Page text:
Citation
Walthall, Edward C. to ** - Sep. 20, 1872 – Grenada, MS

Material Information

Title:
Walthall, Edward C. to ** - Sep. 20, 1872 – Grenada, MS
Creator:
Walthall, Edward C
Publication Date:

Subjects

Subjects / Keywords:
Civil War
Spatial Coverage:
North America -- Mississippi -- Grenada
North America -- United States of America -- Florida
North America -- United States of America -- Tennessee
North America -- United States of America

Record Information

Source Institution:
University of Florida
Holding Location:
University of Florida
Rights Management:
All applicable rights reserved by the source institution and holding location.
Resource Identifier:
102jc

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Grenada, 20 Sept. 1872


My dear sir,
I was greatly shocked to receive your telegram announcing the death of Genl.
Patton Anderson. I had not even heard of his illness. I am called away to Jackson by a
telegram on a most imperative matter of business, otherwise I would certainly be with
you Sunday & if by travelling all night tomorrow night I can reach Memphis in time -
after getting through in Jackson I will go any how. Few men have ever been known to
me for whom I had the same respect and affection that I bore for him from the time I first
knew him & for none had I more.
He was true, unselfish, & honorable in all things, & with all men. And the
manliness with which he bore up under misfortune, without murmur or complaint & the
silent submission of his proud spirit when adversity was on him excited the admiration of
all who knew him. He was as genuine & pure minded a man as proud and as brave a
one as ever lived, withal was so accomplished & amiable & gifted that he was, to me as
to most men who knew him, irresistibly attractive. I loved him & took him to my heart &
I can not express to you how keenly I feel his loss. May God favor and protect his wife
& his dear little children.
I have written you a rambling letter -just saying impulsively what I feel. I only
wish I could say one word to break the force of this blow, which has fallen so heavily on
his family & on his friends & the country. But his virtues & high qualities & rare gifts,
when we contemplate them, have to make us feel his loss but the more. But we can gain
some solace from the full knowledge that he whom we loved as a gentleman of honor
had no superior as a soldier he stood high among the highest. As a patriot he was true,
devoted, and uncompromising. As a friend he was faithful, staunch, and purely unselfish
and as a brave, proud, quiet cultivated man he led a blameless life, filling well his place,
in his family, in country, & in the world at large.
Are there many more among us like him? Is there one with all his high qualities
& no low or bad ones? I confess I fail just now to call to mind one single one.
I am just getting over a severe attack of illness, & am very weary as my hand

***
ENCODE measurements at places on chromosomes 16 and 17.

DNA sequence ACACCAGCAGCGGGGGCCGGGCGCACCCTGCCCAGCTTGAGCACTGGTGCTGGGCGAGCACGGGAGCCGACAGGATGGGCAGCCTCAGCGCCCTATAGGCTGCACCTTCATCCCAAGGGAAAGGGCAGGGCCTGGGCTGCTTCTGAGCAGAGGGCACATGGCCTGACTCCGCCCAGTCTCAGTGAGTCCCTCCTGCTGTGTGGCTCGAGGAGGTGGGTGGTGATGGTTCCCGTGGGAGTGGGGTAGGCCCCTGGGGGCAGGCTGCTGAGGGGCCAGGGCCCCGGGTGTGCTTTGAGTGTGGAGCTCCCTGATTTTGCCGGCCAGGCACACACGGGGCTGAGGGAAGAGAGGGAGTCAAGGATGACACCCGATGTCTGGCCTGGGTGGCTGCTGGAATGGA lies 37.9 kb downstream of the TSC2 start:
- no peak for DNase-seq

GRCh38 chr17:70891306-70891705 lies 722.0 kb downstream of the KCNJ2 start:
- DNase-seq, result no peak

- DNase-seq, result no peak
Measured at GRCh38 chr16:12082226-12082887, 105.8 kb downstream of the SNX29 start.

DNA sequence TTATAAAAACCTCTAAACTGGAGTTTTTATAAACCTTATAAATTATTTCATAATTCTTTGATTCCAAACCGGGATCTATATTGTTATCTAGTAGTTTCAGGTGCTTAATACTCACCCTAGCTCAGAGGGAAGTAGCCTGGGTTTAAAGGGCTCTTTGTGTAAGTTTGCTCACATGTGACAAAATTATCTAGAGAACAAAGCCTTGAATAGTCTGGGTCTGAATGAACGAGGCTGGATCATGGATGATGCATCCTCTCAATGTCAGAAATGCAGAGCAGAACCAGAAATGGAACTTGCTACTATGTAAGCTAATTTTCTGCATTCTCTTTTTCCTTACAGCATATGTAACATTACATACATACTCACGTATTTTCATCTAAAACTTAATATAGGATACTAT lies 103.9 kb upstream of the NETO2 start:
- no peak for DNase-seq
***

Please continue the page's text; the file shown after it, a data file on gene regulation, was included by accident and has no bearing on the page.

writing shows.
Yr. friend,
E.C. Walthall
Edward C. Walthall


Transcribed by Christopher A. Baker, University of Florida, 2008.




Full Text

PAGE 1

Grenada, 20 Sept. 1872 My dear sir, I was greatly shocked to receive your telegram a nnouncing the death of Genl. Patton Anderson. I had not even heard of his illness. I am called away to Jackson by a telegram on a most imperative matter of business, otherwise I would certainly be with you Sunday & if by travelling all night tomorro w night I can reach Memphis in time after getting through in Jackson I will go a ny how. Few men have ever been known to me for whom I had the same respect and affection that I bore for him from the time I first knew him & for none had I more. He was true, unselfish, & honorable in all things, & with all men. And the manliness with which he bore up under misfortune, without murmur or complaint & the silent submission of his proud spirit when a dversity was on him excited the admiration of all who knew him. He was as genuine & pure minded a man as proud and as brave a one as ever lived, withal was so accomplished & amiable & gifted that he was, to me as to most men who knew him, irresistibly attrac tive. I loved him & took him to my heart & I can not express to you how keen ly I feel his loss. May God favor and protect his wife & his dear little children. I have written you a rambling letter just saying impulsively wh at I feel. I only wish I could say one word to break the force of this blow, which has fallen so heavily on his family & on his friends & the country. But his virtues & high qualities & rare gifts, when we contemplate them, have to make us feel his loss but the more. But we can gain some solace from the full knowledge that he whom we loved as a gentleman of honor had no superior as a soldier he stood high am ong the highest. As a patriot he was true, devoted, and uncompromising. As a friend he was faithful, staunch, and purely unselfish and as a brave, proud, quiet cultivated man he led a blameless life, filling well his place, in his family, in country, & in the world at large. Are there many more among us like him? Is there one with all his high qualities & no low or bad ones? I confess I fail just now to call to mind one single one. I am just getting over a severe attack of illness, & am very weary as my hand writing shows. Yr. friend, E.C. Walthall Edward C. Walthall Transcribed by Christopher A. Baker, University of Florida, 2008.